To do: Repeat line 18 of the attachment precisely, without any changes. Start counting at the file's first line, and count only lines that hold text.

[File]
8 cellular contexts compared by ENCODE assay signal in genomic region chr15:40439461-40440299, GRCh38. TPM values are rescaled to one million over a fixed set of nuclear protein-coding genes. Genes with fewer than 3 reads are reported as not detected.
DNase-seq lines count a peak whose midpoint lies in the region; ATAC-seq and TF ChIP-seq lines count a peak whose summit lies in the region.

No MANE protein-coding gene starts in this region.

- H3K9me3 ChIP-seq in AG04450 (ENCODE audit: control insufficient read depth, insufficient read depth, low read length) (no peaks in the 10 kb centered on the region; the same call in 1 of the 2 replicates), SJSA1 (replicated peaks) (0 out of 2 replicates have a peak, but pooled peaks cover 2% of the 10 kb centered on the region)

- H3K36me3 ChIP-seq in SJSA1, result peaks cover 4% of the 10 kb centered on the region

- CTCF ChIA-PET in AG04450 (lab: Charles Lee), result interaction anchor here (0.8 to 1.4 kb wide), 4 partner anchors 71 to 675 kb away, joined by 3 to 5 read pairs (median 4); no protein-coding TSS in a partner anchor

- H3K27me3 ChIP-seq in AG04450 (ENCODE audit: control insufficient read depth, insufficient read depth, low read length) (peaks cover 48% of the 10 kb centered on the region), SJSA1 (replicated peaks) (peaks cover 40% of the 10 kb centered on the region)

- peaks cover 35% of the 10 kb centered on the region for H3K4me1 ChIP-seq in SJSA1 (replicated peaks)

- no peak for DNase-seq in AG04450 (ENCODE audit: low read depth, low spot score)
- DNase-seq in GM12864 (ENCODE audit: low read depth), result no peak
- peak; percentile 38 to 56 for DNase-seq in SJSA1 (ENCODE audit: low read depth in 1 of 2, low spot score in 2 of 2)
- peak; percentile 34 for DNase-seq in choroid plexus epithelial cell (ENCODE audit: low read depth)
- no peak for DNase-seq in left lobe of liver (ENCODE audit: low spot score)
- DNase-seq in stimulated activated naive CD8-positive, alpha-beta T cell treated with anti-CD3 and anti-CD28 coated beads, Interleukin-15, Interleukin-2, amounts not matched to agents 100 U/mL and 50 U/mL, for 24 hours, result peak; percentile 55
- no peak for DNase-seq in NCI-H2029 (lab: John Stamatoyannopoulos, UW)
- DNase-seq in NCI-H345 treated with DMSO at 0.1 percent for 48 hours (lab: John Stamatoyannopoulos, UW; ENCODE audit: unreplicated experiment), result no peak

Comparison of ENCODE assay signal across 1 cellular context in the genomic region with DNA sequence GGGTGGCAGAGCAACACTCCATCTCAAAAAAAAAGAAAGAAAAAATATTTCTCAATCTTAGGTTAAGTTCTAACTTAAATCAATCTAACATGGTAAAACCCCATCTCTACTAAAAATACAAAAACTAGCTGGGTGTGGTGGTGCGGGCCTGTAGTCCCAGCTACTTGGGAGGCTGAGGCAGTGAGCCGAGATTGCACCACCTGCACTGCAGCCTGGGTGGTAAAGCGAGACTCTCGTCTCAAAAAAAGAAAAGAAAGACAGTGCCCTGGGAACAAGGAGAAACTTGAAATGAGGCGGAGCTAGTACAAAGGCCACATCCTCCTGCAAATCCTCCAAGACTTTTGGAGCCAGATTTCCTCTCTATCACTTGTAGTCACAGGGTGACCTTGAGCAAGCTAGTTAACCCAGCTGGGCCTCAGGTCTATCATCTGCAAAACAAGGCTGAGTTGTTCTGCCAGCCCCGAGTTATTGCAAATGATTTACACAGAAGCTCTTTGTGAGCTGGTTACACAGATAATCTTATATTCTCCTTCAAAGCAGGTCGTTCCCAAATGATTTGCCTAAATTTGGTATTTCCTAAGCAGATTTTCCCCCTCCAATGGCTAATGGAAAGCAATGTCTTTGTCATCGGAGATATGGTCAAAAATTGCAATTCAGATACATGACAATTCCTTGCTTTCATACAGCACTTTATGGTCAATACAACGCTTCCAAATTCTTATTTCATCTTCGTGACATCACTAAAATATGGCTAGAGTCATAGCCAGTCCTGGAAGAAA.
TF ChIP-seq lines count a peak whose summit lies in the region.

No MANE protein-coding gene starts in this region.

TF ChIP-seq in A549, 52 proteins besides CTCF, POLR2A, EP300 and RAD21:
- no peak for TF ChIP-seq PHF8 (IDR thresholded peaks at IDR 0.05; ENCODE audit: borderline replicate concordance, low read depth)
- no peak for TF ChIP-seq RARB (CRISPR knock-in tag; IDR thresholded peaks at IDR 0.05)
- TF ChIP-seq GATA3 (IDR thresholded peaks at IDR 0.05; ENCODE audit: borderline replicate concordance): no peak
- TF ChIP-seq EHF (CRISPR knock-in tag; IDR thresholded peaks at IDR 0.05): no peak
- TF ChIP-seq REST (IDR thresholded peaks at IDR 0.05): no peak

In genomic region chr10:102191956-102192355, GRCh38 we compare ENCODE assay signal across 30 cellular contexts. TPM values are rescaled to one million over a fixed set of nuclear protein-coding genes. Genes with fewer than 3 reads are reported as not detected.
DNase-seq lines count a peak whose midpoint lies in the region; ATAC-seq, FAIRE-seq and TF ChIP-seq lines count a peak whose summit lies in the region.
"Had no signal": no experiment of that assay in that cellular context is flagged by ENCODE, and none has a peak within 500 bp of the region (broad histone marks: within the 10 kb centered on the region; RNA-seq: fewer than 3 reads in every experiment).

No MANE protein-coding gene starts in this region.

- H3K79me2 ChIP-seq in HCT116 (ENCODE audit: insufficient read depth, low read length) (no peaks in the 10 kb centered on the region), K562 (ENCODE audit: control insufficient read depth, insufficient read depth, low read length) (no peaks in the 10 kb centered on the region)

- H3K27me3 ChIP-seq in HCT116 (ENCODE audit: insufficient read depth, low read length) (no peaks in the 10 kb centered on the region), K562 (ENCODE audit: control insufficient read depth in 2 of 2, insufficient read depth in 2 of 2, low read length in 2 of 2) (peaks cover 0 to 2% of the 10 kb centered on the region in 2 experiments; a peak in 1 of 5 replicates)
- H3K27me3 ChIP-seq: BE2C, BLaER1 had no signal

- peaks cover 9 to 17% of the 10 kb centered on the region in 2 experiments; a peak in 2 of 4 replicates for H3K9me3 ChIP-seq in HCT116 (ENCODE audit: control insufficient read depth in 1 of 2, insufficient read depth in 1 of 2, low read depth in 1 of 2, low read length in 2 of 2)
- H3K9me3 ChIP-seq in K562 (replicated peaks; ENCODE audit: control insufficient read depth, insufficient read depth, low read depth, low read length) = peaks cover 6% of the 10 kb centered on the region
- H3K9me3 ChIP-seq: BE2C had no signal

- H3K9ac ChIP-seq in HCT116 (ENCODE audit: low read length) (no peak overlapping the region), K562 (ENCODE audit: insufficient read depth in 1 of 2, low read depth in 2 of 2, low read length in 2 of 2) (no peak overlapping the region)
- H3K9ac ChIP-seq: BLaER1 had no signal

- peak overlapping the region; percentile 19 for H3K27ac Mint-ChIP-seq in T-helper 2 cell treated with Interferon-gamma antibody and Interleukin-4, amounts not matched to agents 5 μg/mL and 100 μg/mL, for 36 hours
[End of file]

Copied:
TF ChIP-seq lines count a peak whose summit lies in the region.